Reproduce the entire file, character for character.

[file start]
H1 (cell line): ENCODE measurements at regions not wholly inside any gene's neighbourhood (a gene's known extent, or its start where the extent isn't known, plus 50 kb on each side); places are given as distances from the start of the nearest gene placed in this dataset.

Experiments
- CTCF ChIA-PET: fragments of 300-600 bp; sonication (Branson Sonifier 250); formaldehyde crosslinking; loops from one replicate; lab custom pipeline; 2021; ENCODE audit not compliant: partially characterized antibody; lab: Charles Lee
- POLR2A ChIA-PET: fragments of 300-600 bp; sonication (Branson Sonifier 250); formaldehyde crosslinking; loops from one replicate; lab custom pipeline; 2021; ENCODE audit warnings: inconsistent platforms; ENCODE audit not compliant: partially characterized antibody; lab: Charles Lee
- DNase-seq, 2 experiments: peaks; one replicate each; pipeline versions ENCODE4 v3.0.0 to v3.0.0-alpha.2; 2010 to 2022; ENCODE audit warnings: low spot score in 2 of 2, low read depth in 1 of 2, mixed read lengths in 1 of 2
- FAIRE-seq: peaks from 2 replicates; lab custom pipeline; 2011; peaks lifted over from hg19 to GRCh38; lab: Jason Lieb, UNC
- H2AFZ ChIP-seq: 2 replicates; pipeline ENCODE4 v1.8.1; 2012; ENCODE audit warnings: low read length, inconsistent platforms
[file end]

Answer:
H1 (cell line): ENCODE measurements at regions not wholly inside any gene's neighbourhood (a gene's known extent, or its start where the extent isn't known, plus 50 kb on each side); places are given as distances from the start of the nearest gene placed in this dataset.

Experiments
- CTCF ChIA-PET: fragments of 300-600 bp; sonication (Branson Sonifier 250); formaldehyde crosslinking; loops from one replicate; lab custom pipeline; 2021; ENCODE audit not compliant: partially characterized antibody; lab: Charles Lee
- POLR2A ChIA-PET: fragments of 300-600 bp; sonication (Branson Sonifier 250); formaldehyde crosslinking; loops from one replicate; lab custom pipeline; 2021; ENCODE audit warnings: inconsistent platforms; ENCODE audit not compliant: partially characterized antibody; lab: Charles Lee
- DNase-seq, 2 experiments: peaks; one replicate each; pipeline versions ENCODE4 v3.0.0 to v3.0.0-alpha.2; 2010 to 2022; ENCODE audit warnings: low spot score in 2 of 2, low read depth in 1 of 2, mixed read lengths in 1 of 2
- FAIRE-seq: peaks from 2 replicates; lab custom pipeline; 2011; peaks lifted over from hg19 to GRCh38; lab: Jason Lieb, UNC
- H2AFZ ChIP-seq: 2 replicates; pipeline ENCODE4 v1.8.1; 2012; ENCODE audit warnings: low read length, inconsistent platforms